Remains of the Day
Jesus married Mary Magdalene, had a son named Judah, died, and stayed dead, says Simcha Jacobovici, an award-winning filmmaker. A Discovery Channel documentary on his findings, The Lost Tomb of Jesus, will be televised March 4. Jacobovici, who describes himself as an investigative journalist and a filmmaker, directed and produced the film with Titanic director James Cameron. He claims that statistical, historical, archaeological, and DNA evidence back his position.
However, scholars are dismissive of the filmmakers' claims. "This is a theory that is so deeply flawed that it deserves to be dismissed reasonably quickly," said Ben Witherington III, professor of New Testament interpretation at Asbury Theological Seminary.
Scot McKnight, professor of religious studies at North Park University, says that the filmmakers' theses are based less on scholarship than on The Da Vinci Code novel. "The bigger theme I think is the fraud of Christianity. I think that's what they're trying to demonstratethat early Christians believed in something that didn't happen."
"This is really a brilliant example of archaeological sensationalism," said Gary Burge, professor of New Testament at Wheaton College. Burge notes that allegations like Jacobovici's are nothing new. "It happens again and again in the Holy Land that people win their 15 minutes of fame by discovering some new burial cave."
The "lost tomb" is nothing new, either. In 1980, a construction team in Talpiot, a suburb of Jerusalem, found the tomb as they started bulldozing the site. At the time, construction projects were turning up a dozen archaeological sites every month, says Jacobovici in The Jesus Family Tomb. The construction team reported the finding to authorities, and a team of archaeologists from the Israel Antiquities Authority came to examine the site. Archaeologist Amos Kloner, who has called Jacobovici's theory nonsense, wrote the official report in 1980, without making any reference to Jesus of Nazareth.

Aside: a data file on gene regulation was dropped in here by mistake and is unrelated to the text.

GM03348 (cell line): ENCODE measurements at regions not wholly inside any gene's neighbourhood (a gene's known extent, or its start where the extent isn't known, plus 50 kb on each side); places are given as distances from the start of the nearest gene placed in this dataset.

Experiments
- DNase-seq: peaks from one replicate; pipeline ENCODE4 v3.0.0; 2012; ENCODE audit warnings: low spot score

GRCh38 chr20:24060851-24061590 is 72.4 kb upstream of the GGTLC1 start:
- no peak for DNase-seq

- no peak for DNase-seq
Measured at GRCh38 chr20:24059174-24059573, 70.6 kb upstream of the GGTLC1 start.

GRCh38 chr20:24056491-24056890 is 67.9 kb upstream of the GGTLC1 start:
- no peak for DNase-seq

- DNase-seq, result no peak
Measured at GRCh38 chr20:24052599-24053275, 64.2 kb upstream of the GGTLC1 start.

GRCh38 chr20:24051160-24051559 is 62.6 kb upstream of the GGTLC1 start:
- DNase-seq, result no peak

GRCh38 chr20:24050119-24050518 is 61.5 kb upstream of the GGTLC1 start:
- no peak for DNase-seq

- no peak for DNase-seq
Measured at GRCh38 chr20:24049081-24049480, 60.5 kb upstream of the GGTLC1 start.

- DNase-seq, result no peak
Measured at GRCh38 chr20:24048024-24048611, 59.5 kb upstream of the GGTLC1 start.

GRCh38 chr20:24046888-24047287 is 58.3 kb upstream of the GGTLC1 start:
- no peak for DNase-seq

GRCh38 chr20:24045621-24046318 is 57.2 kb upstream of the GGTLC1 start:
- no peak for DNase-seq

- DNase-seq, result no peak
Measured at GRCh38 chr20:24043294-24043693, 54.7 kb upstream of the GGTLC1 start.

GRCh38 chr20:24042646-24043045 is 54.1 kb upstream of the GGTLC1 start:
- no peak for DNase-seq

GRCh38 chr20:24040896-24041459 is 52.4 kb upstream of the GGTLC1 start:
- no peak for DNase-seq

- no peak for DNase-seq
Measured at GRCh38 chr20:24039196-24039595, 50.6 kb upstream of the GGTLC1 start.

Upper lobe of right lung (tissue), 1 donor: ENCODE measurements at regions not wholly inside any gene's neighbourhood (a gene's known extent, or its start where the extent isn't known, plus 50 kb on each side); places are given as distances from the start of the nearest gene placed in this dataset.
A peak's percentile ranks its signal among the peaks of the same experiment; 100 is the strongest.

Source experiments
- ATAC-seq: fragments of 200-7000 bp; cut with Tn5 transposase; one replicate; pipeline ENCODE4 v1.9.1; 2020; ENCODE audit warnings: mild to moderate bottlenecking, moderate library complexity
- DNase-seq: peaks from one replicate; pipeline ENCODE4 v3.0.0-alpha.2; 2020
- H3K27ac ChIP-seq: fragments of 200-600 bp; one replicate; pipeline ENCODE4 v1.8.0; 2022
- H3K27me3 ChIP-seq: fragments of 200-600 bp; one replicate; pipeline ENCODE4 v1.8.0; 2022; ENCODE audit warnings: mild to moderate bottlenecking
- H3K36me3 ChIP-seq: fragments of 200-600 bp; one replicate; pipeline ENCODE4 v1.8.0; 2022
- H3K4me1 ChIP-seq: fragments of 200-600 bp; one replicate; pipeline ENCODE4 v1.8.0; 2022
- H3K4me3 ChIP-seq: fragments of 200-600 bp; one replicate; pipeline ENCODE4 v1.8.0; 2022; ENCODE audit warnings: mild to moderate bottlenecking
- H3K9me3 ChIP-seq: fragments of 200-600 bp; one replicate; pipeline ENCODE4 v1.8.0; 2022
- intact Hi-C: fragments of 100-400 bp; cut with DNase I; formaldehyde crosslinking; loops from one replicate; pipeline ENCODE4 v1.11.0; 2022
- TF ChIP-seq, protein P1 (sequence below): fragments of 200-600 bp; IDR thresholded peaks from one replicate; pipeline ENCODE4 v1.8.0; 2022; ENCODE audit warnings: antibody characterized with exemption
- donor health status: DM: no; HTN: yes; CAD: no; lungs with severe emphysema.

Excavation of the crypt led to the discovery of 10 ossuaries, which did not contain remains. Six of them were inscribed with names, which have been transcribed as: "Yeshua bar Yosef," "Maria," "Mariamene e Mara" (translated "Mary the Master"), "Matia," "Yose," and "Yehuda bar Yeshua." No one at the time of the discovery found the names very significant, since they were all very common names in Jesus' time.
Jacobovici says he has deduced that these names refer to Jesus' mother, Mary; his supposed wife, Mary Magdalene; and his son, Judah (who, Discovery News bafflingly speculates, "could have been the 'lad' described in the Gospel of John as sleeping in Jesus' lap at the Last Supper"). Matthew is supposed to be a relative of Mary; and Joseph, one of Jesus' brothers.
Jacobovici also says that the James ossuary, now under investigation to determine whether it is a forgery, belongs with these ten ossuaries because it has the same patina. Jacobovici produced a 2002 Discovery Channel documentary on the James ossuary.
The purported DNA evidence lacks credibility, counters Witherington. "In order for them to establish a positive claim that these are Jesus' relatives, you have to have control samples [of Jesus' DNA] to compare it to, but we have no such objective control samples." In addition, the team is testing mitochondrial DNA, which, according to Witherington, does not even allow scientists to "establish XY chromosomes and genetic coding."
Paul Maier, professor of ancient history at Western Michigan University, questions Jacobovici's other claim that it is improbable that the names in the Talpiot tomb, though common, should be found together in one grave. "To say [the odds are] 600 to 1 that this could only be Jesus [Christ] is just ridiculous; it's playing with numbers."